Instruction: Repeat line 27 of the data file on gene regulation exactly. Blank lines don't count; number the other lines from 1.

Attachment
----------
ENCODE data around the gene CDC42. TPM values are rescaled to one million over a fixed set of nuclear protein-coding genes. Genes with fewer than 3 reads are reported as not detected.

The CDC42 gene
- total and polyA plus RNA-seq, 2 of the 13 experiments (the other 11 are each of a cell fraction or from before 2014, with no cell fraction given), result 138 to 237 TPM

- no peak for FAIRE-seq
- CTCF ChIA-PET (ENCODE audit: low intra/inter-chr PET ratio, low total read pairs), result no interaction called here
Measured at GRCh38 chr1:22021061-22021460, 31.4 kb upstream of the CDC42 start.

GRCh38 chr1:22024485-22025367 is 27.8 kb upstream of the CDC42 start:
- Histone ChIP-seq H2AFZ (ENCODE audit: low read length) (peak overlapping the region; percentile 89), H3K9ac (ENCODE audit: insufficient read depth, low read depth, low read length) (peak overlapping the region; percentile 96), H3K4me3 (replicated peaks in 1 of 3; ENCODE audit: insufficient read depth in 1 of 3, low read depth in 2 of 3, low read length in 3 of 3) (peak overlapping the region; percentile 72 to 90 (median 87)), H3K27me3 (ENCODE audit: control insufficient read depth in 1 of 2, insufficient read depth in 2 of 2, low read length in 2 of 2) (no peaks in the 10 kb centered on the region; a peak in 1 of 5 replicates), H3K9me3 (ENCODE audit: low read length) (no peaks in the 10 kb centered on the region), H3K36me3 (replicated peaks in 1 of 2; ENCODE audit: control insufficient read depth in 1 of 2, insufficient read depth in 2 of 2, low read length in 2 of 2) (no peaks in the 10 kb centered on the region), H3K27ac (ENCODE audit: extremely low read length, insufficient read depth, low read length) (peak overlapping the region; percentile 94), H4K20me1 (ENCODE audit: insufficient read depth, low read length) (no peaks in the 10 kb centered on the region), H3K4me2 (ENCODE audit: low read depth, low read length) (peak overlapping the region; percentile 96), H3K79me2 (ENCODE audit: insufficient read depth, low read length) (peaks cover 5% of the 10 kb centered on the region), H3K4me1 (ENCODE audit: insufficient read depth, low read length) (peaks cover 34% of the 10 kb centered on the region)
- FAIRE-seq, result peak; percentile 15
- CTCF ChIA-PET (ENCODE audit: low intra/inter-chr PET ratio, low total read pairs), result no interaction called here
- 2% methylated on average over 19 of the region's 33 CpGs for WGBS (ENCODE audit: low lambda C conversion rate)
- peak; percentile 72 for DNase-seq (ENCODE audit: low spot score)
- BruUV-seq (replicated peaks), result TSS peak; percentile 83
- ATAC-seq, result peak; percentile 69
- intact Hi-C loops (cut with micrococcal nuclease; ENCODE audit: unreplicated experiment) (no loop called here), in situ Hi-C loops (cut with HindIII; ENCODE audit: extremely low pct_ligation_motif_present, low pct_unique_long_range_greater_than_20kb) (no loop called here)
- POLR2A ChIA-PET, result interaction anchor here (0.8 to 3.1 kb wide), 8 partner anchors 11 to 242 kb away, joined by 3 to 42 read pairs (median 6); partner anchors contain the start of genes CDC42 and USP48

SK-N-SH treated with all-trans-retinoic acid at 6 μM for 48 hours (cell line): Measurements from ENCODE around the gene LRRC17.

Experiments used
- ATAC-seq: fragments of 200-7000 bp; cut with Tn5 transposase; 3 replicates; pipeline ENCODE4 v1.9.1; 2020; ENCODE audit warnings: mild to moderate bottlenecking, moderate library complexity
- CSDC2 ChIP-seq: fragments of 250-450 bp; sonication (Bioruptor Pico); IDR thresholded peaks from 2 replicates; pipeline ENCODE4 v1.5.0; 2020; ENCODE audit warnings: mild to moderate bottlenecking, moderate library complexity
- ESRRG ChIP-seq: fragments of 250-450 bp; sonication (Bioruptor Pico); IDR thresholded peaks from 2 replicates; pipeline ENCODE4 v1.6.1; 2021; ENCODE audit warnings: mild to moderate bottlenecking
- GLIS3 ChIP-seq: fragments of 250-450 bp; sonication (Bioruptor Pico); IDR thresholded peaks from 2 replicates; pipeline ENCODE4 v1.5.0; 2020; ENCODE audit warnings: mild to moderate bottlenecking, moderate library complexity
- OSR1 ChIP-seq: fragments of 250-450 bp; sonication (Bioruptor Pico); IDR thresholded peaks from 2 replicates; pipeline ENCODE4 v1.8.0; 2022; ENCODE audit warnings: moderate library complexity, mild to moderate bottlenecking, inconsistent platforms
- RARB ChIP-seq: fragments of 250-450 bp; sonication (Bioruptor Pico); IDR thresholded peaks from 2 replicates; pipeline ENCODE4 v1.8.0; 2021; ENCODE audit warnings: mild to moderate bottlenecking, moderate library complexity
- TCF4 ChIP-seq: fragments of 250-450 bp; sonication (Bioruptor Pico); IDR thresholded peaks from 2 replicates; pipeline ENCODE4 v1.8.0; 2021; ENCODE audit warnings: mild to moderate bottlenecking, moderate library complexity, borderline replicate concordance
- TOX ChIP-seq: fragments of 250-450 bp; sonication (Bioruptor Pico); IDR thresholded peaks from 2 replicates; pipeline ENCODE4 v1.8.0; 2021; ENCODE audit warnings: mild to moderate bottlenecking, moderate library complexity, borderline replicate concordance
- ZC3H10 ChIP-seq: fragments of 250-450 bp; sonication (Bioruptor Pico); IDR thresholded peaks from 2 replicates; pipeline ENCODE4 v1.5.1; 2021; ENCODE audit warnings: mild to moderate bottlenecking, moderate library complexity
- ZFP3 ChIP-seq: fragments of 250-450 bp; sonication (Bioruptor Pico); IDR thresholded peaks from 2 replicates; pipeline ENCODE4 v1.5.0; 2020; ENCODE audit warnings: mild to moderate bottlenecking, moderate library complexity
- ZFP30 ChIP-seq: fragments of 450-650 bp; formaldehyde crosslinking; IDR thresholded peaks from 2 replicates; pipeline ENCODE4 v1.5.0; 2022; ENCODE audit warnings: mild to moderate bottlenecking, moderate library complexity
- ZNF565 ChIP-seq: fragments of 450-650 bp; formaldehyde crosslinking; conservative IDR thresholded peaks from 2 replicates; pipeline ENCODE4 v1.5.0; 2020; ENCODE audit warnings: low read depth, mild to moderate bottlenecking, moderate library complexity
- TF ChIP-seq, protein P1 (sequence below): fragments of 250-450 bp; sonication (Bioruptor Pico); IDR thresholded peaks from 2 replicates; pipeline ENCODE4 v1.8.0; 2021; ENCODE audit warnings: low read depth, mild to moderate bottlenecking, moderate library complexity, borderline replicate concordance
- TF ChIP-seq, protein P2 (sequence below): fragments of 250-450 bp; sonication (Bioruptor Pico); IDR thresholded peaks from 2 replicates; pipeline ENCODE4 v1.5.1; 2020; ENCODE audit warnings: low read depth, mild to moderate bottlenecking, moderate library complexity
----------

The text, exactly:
- ZC3H10 ChIP-seq: fragments of 250-450 bp; sonication (Bioruptor Pico); IDR thresholded peaks from 2 replicates; pipeline ENCODE4 v1.5.1; 2021; ENCODE audit warnings: mild to moderate bottlenecking, moderate library complexity